35 Years of Tips
This month marks the beginning of my 35th year writing the “Tips to Clip” column, and I would like to thank the hundreds of professionals who have contributed ideas.
It all started at the 1980 ITVA (International Television Association) convention. Some of the seminars being presented bore no relation to the work done by most of the membership. In one, a TV network audio supervisor complained about having to cover the Academy Awards “with a sound crew of only 30.” Most of us worked alone or with a very small crew and would have been happy to have an audience of 30.
When I pointed that out to the board of directors, they assigned me to put together a more relevant session for the next convention. I gathered practical tips, tricks and easy ways to get the job done from anyone who would share.
At the 1981 get-together, the Mixed Bag of Tricks seminars drew standing-room-only audiences—one of which included Joy McGrath, editor of Audio Visual Directions magazine. She asked if I could write up some of the tricks for her publication, and we were off and running.
Over the years, this column has appeared in several different magazines, but its philosophy remains the same: bringing you the knowledge of generous professionals who are willing to share their ideas about doing the job easier, faster and cheaper.
Thanks to your loyalty, “Tips” is the longest continuously published column in the industry.
Where’d the Wire Go?
During the taping of a recent stage show, we needed to hold and hide the wire of an ear set-type microphone (a tiny mic that usually hooks over the ear and sits against the talent’s cheek). The sound technician had run out of the surgical tape he normally uses, so he raided the first aid kit for adhesive bandages. He says they work even better than the regular tape. When the non-sticky pad portion is placed over the cable, it keeps the wire in place but allows it to slide, so it doesn’t bind when the talent turns his head.
When you don’t want the wire to slide, just cut out the pad and you’ll get two pieces of tape that, unlike gaffer’s tape, is designed to be used on human skin. When stage makeup was applied over the tape, it became almost invisible.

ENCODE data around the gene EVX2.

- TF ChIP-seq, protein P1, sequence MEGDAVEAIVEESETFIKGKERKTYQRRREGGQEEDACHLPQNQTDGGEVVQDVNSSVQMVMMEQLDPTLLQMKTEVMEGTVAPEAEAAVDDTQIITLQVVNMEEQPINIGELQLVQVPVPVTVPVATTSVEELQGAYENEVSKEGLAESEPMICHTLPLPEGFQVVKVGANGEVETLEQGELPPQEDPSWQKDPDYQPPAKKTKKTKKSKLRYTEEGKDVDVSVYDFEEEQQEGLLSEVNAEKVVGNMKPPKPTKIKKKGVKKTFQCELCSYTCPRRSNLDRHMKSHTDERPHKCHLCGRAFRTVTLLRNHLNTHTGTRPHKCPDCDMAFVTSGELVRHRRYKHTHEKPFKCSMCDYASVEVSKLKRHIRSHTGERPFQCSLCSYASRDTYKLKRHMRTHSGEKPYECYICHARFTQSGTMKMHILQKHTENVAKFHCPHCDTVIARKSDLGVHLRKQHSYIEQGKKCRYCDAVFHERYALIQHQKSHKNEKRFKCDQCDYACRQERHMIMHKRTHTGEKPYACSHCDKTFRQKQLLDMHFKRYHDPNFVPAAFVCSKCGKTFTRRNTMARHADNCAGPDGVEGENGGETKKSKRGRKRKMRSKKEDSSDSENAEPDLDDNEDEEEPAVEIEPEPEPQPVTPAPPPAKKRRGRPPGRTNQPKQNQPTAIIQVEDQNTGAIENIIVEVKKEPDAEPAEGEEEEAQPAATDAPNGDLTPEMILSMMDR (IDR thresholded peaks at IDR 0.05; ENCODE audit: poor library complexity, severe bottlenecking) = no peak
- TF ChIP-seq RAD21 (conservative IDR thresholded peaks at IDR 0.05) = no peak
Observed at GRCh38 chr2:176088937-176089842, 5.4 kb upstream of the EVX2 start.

Most of us spend a lot of time at airports, traveling to assignments. You can cut down the time you waste waiting for a cab at your destination if you try this tip from Herman Desmond of New York City. Go to the departure drop-off area. The cabs there will have just dropped their passengers. The drivers hate waiting in the arrival queue just as much as you do and will be happy to pick up a new fare without the hassle. Be aware that some airports don’t allow cabs to pick up in the departure area—but if they do, it’s a wonderful thing.
Power cords get separated from their equipment just when you need them the most. That is one of the basic applications of Murphy’s law. Keep your production safe by using this tip from Will Soley of San Francisco. Attach a small stick-on wire holder to the piece of gear as shown in the photo. The cable is held in place with a standard cable tie. Both pieces are available in most hardware stores. As a side benefit, the cable tie will prevent accidental unplugging during a production. Also, because the cable cannot flex at the connector, it is much less likely to break or fray.
When I am shooting a trade show or convention general session with multiple cameras, the client will frequently call for a “handheld” camera working the floor between the audience and the stage. Most of them don’t really want the camera on someone’s shoulder; they want the variety of placement and shots that handheld would provide. This is where a wheeled spreader dolly comes in handy. Putting the tripod on wheels for at least part of the show will give the desired flexibility without the shaky pictures (and operator fatigue) of handheld.
Make your life easier by avoiding dollies with open wheels. Mine has guards that push cables out of the way. (Hitting a cable while making a fast position change can topple the top-heavy tripod.) The free-spinning wheels can be locked for airable tracking shots on most floors.